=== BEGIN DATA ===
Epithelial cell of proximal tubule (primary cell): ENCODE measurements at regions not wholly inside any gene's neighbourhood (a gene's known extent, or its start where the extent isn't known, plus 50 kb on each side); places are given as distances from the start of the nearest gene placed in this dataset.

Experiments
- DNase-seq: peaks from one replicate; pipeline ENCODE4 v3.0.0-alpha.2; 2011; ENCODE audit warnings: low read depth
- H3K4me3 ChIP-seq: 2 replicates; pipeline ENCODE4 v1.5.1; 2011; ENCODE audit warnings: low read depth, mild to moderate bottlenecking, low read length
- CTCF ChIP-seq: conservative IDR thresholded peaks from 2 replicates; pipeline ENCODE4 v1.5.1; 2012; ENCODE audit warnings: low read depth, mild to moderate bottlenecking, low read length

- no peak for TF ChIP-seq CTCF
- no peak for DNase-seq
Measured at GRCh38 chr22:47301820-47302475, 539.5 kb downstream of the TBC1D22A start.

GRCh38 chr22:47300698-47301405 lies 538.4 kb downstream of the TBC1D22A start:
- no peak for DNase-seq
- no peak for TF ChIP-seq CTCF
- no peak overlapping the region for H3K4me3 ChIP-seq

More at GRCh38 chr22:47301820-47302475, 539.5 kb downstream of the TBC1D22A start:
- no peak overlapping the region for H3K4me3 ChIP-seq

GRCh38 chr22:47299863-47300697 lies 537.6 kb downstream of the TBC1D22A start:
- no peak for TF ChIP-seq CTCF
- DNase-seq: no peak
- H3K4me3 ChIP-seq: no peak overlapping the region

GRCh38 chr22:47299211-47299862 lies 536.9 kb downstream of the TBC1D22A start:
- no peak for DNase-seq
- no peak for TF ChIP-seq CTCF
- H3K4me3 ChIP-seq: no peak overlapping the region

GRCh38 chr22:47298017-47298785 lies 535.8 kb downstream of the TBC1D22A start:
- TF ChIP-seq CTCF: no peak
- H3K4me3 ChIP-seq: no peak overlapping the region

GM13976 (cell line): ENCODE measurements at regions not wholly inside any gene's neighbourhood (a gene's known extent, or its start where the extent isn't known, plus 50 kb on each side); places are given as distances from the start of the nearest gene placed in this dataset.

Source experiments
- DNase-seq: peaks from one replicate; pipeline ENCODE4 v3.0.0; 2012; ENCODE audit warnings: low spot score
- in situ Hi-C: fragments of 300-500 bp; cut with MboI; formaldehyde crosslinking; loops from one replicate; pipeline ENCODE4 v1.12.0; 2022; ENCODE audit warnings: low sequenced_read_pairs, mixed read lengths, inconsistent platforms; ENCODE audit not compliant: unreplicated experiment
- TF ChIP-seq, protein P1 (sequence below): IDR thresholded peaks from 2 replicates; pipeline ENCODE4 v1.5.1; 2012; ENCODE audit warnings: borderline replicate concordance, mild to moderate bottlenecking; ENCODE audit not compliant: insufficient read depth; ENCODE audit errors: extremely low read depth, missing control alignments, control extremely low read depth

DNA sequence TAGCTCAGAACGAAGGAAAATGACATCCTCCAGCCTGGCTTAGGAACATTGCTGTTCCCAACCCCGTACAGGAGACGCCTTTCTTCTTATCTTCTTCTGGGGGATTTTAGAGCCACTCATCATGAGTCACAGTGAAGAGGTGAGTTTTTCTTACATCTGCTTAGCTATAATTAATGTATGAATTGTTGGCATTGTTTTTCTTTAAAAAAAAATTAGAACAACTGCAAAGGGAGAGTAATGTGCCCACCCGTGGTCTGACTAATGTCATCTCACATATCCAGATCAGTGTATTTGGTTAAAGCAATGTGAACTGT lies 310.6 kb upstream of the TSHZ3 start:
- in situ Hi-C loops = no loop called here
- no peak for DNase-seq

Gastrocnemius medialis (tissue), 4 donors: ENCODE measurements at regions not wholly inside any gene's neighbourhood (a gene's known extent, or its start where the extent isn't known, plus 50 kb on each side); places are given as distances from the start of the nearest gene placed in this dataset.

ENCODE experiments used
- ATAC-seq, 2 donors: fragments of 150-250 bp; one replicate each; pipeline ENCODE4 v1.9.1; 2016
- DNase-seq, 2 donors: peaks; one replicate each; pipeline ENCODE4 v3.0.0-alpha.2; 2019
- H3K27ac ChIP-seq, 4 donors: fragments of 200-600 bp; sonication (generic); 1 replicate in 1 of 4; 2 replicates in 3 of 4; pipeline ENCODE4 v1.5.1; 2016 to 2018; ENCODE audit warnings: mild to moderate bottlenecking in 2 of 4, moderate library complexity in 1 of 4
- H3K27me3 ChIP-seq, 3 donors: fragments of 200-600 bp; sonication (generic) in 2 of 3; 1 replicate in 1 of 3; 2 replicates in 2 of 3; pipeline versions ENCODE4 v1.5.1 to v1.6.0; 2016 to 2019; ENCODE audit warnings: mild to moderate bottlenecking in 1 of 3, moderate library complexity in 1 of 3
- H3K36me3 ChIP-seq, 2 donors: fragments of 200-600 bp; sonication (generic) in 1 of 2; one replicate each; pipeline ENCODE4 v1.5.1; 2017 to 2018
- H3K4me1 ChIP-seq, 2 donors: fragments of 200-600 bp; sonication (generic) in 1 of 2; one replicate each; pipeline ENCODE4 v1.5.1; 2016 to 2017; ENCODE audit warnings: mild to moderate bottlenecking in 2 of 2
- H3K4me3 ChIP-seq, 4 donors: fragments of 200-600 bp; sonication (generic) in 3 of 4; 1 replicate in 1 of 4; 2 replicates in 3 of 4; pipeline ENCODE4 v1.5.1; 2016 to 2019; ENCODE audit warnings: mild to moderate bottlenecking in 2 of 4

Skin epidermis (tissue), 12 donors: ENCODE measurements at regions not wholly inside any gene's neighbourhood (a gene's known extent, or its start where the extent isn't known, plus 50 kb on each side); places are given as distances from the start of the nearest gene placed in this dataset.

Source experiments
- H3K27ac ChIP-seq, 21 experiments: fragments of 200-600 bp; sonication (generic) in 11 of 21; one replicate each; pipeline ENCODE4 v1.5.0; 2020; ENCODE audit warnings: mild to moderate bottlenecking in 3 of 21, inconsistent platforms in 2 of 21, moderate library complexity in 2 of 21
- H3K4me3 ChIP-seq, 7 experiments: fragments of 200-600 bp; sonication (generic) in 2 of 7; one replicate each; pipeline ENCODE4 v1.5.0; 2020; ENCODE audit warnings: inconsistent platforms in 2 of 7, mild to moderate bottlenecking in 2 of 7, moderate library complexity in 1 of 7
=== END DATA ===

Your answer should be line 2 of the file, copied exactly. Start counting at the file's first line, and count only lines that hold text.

Experiments